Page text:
English, Film, Review, USA

The Holdovers

The Holdovers, directed by Alexander Payne, stands as solid testament to the age-old adage, “Never count an auteur out.” The film brings back all the elements that make a Payne outing an engaging watch – the dry humour balanced with the humanity and depth of his characters, set in simple backdrops. 

Set in the winter of 1970, the film looks at strict and cranky teacher Paul Hunham (Paul Giamatti), who is punished by the headmaster of a New England prep school (Barton Academy) for failing the child of the school’s key donor. As a result, he is asked to stay back in school during the holidays to oversee remedial students. Angus (Dominic Sessa), although a decent student, is asked by his mother to stay back at school for the holidays because she wants to go for a long overdue honeymoon with her new husband. Overcome by great grief due to the loss of her young son, Mary (Da’Vine Joy Randolph), the school cafeteria manager, chooses to stay back for the holidays. All of them, for different reasons are literally and/or emotionally ‘heldover’ and not one of them wants to be where they are.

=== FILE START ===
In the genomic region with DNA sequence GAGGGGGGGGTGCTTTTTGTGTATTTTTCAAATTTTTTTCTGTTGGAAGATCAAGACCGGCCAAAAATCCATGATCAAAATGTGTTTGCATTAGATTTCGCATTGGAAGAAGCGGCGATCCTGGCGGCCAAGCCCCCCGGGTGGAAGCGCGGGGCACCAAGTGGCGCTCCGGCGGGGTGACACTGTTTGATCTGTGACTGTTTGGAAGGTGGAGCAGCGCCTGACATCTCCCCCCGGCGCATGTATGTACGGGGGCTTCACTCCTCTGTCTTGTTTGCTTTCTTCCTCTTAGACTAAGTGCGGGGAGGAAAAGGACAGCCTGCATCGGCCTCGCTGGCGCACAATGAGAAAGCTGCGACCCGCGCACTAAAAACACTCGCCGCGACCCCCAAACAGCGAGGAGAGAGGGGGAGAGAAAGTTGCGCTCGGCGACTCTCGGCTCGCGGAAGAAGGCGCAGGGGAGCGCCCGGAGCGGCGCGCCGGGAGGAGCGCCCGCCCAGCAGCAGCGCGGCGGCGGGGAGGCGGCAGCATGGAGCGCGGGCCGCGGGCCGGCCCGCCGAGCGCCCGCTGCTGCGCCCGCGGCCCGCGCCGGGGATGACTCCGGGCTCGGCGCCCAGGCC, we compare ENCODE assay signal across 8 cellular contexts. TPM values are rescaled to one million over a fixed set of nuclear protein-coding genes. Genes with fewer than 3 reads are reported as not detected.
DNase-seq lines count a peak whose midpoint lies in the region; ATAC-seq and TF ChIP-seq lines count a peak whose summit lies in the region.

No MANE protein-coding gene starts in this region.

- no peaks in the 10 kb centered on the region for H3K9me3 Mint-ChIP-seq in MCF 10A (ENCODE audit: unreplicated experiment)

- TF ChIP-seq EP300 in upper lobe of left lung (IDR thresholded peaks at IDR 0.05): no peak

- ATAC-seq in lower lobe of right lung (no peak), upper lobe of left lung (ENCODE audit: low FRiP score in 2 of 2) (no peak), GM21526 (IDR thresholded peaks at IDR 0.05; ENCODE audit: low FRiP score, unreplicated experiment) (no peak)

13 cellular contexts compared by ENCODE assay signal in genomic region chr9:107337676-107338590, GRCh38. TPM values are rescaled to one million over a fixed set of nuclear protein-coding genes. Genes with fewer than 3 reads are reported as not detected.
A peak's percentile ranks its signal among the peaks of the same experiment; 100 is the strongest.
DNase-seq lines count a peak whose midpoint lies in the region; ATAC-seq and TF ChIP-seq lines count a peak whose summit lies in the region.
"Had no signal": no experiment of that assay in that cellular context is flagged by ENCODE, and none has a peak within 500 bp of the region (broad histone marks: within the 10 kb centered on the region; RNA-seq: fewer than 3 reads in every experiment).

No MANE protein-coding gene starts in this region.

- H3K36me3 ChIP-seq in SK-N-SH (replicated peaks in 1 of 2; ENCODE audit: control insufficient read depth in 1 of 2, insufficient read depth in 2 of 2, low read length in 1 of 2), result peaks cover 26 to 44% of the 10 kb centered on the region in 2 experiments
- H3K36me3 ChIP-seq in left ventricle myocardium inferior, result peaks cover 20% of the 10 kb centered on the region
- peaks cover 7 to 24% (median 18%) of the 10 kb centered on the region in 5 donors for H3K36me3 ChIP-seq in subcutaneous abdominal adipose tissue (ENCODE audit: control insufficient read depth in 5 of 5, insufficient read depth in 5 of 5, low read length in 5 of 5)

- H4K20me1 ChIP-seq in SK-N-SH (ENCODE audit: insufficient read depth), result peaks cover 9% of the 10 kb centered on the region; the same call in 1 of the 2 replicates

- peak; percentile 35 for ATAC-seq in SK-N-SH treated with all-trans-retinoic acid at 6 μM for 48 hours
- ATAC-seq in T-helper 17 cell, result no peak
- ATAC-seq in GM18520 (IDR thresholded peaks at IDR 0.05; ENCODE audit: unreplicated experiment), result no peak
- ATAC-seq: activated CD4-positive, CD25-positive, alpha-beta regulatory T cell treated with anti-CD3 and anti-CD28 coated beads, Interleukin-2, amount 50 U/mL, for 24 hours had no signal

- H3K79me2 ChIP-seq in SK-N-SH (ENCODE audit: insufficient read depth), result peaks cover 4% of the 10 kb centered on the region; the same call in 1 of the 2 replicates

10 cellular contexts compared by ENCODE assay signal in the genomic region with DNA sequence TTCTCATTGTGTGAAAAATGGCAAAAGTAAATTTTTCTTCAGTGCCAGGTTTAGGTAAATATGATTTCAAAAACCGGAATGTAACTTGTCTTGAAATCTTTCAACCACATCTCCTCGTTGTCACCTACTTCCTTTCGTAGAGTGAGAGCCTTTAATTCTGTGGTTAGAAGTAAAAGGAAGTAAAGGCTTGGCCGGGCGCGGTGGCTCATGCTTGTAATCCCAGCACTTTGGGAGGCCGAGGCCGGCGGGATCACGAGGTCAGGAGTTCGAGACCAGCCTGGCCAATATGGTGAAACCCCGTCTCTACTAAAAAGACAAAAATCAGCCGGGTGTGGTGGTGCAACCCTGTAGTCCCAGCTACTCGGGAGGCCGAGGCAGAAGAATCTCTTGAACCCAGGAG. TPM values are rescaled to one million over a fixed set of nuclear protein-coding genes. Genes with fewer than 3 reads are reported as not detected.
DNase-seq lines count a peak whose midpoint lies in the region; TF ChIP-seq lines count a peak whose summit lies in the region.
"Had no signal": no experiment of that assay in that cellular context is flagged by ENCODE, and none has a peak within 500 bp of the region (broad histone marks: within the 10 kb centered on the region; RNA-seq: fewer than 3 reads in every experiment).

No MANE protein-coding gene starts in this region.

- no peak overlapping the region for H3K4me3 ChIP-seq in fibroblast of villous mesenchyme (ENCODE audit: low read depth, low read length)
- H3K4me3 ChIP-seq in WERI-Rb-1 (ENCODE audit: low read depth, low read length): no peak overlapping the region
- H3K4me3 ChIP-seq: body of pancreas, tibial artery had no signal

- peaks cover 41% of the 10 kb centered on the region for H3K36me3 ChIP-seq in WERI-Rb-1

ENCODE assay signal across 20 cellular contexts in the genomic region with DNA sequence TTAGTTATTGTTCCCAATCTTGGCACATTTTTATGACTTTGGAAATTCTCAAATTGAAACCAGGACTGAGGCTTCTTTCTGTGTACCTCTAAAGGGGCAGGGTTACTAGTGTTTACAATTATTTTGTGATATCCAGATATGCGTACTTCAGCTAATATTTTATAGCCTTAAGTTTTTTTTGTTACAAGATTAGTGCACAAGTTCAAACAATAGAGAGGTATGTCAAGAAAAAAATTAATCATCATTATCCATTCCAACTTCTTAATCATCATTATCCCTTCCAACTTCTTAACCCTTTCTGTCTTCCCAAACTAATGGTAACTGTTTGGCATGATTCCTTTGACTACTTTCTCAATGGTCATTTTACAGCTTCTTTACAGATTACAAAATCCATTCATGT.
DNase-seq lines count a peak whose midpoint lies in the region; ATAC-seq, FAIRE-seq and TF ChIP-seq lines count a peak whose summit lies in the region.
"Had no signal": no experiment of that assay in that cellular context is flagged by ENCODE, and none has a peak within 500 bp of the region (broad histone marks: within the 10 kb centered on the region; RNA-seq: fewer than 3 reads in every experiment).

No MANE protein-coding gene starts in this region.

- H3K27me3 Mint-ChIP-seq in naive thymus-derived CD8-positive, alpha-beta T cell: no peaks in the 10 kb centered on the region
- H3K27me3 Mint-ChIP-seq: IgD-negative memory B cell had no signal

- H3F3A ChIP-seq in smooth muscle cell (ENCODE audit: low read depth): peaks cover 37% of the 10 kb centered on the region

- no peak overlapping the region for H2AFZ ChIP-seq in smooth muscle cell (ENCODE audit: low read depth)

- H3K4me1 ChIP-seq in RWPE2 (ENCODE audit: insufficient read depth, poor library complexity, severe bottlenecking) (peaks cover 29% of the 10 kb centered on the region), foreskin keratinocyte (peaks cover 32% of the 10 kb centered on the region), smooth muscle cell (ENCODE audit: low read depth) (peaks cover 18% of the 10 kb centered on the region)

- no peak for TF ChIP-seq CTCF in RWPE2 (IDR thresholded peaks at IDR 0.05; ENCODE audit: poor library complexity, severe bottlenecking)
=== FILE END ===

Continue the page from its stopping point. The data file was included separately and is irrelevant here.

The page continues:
The Holdovers is more than just a feel good, ‘Capra-esque’ Christmas film. It is a tale of three individuals, each at a different stage in their life, navigating through their personal angst and issues within the confines of their social construct. What is interesting to note is how Payne and writer David Hemingson represent themes of pain, angst and personal tribulation without ever over-sentimentalizing. The film, in subtext, also deals with elitism embedded in prestigious educational institutions, and the equivalent disdain that ‘the outsiders’, who exist within its framework have towards those who have ‘gotten it easy’. At its core however, it is a tale of an unlikely friendship – between a maladjusted student and his cold hearted, grumpy teacher.